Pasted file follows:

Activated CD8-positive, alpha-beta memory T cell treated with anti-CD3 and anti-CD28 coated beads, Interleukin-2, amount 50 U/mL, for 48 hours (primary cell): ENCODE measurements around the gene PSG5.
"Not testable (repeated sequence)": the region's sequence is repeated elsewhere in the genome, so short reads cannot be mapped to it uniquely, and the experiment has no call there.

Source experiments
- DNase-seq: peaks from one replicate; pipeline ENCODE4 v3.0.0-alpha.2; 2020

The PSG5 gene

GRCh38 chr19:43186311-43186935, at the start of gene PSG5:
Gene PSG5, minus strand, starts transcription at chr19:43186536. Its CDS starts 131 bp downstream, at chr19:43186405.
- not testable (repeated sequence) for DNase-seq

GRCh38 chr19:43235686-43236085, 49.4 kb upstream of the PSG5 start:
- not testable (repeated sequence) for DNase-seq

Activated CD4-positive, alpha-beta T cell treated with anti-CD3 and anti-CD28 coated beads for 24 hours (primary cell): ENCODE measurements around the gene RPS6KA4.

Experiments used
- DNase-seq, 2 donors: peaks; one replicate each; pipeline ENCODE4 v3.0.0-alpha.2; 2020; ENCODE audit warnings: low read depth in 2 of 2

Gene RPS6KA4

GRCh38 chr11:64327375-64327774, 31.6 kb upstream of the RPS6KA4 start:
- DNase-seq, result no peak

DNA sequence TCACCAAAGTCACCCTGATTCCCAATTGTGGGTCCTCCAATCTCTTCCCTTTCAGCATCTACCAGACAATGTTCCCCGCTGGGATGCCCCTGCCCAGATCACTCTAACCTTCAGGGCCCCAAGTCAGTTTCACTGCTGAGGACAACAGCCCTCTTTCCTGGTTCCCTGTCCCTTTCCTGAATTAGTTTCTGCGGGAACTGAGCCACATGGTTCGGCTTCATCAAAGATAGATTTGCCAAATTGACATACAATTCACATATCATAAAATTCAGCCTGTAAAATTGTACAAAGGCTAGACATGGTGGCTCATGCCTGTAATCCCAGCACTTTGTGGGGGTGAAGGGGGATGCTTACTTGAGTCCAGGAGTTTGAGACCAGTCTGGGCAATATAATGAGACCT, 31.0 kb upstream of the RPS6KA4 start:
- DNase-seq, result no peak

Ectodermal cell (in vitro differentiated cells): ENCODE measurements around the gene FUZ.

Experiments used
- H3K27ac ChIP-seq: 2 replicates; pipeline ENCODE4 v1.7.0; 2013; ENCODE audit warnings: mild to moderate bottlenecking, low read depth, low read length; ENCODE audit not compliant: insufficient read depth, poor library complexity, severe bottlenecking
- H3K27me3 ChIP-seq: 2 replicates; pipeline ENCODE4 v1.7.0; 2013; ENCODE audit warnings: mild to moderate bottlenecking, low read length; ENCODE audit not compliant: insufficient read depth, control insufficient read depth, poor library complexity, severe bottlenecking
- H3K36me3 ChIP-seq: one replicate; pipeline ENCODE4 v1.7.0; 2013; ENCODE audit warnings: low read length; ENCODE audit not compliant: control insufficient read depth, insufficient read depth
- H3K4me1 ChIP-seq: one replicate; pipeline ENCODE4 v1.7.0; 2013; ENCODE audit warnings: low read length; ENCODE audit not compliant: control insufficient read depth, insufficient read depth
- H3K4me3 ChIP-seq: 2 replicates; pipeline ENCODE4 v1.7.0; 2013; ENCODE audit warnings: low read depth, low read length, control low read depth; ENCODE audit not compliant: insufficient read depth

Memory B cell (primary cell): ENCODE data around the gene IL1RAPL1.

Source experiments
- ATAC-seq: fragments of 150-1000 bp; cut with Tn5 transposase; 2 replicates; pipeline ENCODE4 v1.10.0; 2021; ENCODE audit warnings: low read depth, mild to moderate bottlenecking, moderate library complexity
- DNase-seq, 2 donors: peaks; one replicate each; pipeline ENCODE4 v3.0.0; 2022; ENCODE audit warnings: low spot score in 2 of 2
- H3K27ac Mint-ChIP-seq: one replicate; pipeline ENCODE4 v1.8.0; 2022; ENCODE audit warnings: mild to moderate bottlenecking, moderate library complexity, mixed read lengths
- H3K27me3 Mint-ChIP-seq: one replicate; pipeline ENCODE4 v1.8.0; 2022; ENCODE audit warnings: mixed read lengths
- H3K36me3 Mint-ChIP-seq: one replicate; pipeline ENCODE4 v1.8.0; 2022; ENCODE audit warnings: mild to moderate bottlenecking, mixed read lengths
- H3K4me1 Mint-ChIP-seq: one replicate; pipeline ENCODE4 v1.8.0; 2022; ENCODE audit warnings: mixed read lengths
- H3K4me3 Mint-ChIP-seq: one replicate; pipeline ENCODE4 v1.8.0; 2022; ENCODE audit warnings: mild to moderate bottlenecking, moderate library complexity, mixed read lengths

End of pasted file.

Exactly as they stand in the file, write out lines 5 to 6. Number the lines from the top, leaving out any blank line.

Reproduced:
The PSG5 gene

GRCh38 chr19:43186311-43186935, at the start of gene PSG5: